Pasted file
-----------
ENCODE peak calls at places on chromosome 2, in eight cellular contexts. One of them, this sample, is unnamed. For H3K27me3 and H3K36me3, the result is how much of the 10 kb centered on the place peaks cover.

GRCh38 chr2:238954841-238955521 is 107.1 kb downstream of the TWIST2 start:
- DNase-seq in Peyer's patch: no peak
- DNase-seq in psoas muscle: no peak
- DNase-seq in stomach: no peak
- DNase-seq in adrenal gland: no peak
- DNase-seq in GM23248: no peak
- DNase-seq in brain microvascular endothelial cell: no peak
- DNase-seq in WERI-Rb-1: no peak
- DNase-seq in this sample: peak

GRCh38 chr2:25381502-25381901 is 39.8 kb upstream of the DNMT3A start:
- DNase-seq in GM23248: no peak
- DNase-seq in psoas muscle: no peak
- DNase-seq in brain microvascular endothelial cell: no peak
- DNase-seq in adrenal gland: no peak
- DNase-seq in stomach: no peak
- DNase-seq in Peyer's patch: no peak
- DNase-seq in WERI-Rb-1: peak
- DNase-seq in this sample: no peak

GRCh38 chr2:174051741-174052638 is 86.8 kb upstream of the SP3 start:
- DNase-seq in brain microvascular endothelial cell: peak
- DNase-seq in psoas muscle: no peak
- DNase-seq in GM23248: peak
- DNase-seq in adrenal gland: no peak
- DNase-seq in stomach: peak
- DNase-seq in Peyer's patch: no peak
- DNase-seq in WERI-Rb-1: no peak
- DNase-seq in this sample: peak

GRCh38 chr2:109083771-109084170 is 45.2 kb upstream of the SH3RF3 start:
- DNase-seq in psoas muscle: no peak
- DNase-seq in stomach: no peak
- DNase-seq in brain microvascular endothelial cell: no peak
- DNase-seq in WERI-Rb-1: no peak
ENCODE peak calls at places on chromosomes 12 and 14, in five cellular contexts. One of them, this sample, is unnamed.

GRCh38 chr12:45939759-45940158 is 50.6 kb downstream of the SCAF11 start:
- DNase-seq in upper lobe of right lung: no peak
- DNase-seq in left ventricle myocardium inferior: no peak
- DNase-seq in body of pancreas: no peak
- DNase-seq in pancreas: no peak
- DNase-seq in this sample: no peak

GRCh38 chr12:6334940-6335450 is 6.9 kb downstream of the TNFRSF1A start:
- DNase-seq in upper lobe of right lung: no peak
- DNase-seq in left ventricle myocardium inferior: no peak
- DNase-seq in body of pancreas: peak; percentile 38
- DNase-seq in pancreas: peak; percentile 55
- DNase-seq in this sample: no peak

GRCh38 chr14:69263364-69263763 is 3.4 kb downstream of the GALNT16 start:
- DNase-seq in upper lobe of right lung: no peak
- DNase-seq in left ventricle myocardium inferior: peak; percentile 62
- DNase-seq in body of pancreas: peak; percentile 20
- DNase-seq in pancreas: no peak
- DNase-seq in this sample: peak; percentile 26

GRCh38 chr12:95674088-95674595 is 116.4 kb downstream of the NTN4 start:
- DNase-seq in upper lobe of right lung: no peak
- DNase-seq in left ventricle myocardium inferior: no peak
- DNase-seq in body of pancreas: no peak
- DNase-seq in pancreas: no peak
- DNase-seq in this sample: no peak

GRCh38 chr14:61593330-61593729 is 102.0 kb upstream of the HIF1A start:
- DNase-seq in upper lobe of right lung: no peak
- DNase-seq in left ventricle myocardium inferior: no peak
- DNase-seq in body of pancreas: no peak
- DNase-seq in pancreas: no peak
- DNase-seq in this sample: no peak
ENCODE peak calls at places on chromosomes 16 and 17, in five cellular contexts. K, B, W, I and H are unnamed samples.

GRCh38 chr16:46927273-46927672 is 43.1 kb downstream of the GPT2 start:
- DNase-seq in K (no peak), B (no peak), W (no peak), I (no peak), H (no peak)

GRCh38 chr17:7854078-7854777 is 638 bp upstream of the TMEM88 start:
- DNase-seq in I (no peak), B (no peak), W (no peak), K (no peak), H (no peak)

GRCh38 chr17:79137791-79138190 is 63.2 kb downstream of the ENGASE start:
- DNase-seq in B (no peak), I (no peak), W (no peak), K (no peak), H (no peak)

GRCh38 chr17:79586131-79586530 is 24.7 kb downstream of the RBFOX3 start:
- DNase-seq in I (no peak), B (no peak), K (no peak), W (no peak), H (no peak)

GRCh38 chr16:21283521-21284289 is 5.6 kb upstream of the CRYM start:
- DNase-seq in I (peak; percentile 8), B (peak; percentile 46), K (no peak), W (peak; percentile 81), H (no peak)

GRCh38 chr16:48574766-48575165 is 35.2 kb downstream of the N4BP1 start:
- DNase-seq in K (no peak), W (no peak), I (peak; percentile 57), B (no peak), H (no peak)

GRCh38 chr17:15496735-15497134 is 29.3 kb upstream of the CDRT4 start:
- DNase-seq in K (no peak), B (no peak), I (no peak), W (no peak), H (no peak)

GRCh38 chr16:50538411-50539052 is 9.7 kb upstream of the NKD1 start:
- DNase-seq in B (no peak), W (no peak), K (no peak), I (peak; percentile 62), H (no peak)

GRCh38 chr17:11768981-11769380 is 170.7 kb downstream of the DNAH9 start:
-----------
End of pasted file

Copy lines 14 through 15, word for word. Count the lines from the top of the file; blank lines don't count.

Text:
- DNase-seq in brain microvascular endothelial cell: no peak
- DNase-seq in adrenal gland: no peak